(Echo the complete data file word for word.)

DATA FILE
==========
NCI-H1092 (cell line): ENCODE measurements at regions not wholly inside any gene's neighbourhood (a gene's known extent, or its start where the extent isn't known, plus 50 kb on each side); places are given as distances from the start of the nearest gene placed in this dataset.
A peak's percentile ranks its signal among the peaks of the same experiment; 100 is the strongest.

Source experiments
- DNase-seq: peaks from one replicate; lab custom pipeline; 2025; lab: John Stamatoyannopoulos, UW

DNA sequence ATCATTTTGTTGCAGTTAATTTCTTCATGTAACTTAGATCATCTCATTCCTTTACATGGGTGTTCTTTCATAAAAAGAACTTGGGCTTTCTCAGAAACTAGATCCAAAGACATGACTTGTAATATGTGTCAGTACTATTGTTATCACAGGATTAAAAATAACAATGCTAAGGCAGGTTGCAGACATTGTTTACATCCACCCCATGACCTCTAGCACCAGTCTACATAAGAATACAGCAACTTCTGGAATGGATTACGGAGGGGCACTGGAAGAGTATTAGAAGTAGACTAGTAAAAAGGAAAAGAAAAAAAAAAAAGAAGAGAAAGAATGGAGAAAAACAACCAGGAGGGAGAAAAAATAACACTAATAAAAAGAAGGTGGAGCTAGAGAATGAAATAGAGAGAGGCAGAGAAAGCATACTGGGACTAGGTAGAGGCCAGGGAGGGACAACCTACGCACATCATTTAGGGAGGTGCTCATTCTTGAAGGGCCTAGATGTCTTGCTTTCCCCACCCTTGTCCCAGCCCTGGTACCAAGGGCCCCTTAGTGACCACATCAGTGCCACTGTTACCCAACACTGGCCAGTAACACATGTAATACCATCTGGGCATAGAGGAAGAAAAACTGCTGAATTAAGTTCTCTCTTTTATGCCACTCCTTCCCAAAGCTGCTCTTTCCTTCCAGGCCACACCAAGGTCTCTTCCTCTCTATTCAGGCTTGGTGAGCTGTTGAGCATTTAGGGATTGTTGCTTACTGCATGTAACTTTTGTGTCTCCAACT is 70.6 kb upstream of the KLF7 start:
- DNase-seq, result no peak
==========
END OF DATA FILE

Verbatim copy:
NCI-H1092 (cell line): ENCODE measurements at regions not wholly inside any gene's neighbourhood (a gene's known extent, or its start where the extent isn't known, plus 50 kb on each side); places are given as distances from the start of the nearest gene placed in this dataset.
A peak's percentile ranks its signal among the peaks of the same experiment; 100 is the strongest.

Source experiments
- DNase-seq: peaks from one replicate; lab custom pipeline; 2025; lab: John Stamatoyannopoulos, UW

DNA sequence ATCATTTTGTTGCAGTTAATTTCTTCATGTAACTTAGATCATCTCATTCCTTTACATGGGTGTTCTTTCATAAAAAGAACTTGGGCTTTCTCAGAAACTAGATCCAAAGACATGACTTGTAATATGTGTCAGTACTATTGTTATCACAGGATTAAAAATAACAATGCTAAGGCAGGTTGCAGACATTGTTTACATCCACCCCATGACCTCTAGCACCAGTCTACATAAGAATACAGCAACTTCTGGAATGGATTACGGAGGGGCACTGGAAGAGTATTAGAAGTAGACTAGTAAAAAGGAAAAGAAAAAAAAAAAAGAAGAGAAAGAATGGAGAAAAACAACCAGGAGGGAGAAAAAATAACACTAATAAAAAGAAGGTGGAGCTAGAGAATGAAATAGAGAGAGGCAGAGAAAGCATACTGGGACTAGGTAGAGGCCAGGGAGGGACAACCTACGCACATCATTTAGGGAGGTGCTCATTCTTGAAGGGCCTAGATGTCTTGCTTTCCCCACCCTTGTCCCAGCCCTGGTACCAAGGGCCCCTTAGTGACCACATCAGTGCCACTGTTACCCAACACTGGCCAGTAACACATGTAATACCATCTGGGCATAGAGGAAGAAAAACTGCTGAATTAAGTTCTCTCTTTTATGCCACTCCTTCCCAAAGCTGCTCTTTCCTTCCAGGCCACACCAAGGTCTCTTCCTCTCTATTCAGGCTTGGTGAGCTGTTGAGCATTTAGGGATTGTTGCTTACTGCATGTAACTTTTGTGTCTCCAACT is 70.6 kb upstream of the KLF7 start:
- DNase-seq, result no peak